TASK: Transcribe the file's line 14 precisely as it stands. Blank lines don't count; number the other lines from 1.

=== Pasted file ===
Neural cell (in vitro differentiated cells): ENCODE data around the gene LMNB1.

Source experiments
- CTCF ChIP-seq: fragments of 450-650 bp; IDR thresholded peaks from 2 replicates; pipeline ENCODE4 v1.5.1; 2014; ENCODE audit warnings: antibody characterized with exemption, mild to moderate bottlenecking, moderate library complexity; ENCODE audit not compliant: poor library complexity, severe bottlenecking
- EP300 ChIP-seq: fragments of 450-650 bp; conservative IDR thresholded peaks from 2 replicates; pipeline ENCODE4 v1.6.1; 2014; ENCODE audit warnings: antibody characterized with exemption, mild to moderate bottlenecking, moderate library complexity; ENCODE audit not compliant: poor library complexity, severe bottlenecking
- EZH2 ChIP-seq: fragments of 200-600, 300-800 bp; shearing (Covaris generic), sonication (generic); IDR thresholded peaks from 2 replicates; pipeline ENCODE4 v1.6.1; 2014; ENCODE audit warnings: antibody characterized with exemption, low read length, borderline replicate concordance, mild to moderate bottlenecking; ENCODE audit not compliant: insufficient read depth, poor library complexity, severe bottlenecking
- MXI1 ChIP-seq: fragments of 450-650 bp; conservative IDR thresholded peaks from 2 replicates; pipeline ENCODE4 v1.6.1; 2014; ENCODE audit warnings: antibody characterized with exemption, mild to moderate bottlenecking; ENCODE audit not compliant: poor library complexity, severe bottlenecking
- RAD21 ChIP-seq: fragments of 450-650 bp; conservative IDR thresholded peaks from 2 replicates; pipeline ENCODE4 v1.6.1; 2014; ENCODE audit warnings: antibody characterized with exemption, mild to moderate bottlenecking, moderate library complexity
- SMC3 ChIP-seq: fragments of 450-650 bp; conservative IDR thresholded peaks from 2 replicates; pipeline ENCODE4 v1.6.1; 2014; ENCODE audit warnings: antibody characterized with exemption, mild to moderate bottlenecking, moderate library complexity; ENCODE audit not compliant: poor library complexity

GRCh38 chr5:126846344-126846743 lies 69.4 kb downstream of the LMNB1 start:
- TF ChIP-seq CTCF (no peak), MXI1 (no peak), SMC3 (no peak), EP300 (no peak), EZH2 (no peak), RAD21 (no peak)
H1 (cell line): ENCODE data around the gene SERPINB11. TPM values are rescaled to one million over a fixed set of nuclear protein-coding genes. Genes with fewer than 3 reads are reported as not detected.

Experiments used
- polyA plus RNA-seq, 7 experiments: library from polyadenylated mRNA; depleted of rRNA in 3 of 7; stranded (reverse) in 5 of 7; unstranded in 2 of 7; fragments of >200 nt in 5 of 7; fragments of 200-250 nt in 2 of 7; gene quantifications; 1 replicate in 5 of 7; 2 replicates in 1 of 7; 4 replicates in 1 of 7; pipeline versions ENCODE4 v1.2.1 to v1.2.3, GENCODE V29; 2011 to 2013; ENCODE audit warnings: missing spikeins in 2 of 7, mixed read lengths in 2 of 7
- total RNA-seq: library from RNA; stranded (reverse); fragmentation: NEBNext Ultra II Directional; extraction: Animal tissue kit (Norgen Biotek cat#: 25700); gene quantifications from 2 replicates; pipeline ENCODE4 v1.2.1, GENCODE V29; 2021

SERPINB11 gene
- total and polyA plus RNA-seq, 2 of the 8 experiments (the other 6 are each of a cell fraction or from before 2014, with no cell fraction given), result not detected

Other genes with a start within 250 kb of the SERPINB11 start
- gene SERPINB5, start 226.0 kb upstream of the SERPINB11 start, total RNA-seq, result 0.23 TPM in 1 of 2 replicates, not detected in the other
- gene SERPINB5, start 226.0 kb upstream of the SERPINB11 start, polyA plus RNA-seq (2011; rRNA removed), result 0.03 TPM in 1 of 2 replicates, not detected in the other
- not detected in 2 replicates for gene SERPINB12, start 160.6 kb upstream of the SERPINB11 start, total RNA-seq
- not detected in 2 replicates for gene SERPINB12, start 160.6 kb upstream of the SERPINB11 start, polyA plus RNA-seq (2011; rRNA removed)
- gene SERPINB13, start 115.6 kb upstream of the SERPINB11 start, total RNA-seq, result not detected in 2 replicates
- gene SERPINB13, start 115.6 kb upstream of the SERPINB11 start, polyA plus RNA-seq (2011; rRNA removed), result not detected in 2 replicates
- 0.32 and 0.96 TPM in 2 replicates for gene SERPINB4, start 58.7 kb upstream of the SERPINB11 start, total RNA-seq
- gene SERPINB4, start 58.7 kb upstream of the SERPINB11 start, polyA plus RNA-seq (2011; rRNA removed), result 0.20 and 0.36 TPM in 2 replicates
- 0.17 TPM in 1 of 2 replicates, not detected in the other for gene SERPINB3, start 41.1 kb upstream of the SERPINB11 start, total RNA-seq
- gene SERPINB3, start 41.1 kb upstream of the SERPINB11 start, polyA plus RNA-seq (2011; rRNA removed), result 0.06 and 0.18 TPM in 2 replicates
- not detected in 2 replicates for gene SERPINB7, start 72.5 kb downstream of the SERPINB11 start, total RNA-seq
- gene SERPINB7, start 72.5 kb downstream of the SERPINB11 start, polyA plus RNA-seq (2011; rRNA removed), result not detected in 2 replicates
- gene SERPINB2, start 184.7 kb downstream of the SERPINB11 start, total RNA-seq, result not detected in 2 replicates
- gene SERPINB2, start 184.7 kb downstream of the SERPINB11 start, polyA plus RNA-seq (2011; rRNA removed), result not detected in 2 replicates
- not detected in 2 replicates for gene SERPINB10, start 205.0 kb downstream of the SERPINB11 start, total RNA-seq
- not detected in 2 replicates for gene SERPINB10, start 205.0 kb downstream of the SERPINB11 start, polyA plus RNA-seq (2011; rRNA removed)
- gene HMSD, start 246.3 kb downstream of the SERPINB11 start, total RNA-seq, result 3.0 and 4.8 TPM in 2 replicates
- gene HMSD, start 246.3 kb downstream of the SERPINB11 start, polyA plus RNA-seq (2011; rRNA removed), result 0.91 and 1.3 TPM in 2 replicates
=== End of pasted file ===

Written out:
- total RNA-seq: library from RNA; stranded (reverse); fragmentation: NEBNext Ultra II Directional; extraction: Animal tissue kit (Norgen Biotek cat#: 25700); gene quantifications from 2 replicates; pipeline ENCODE4 v1.2.1, GENCODE V29; 2021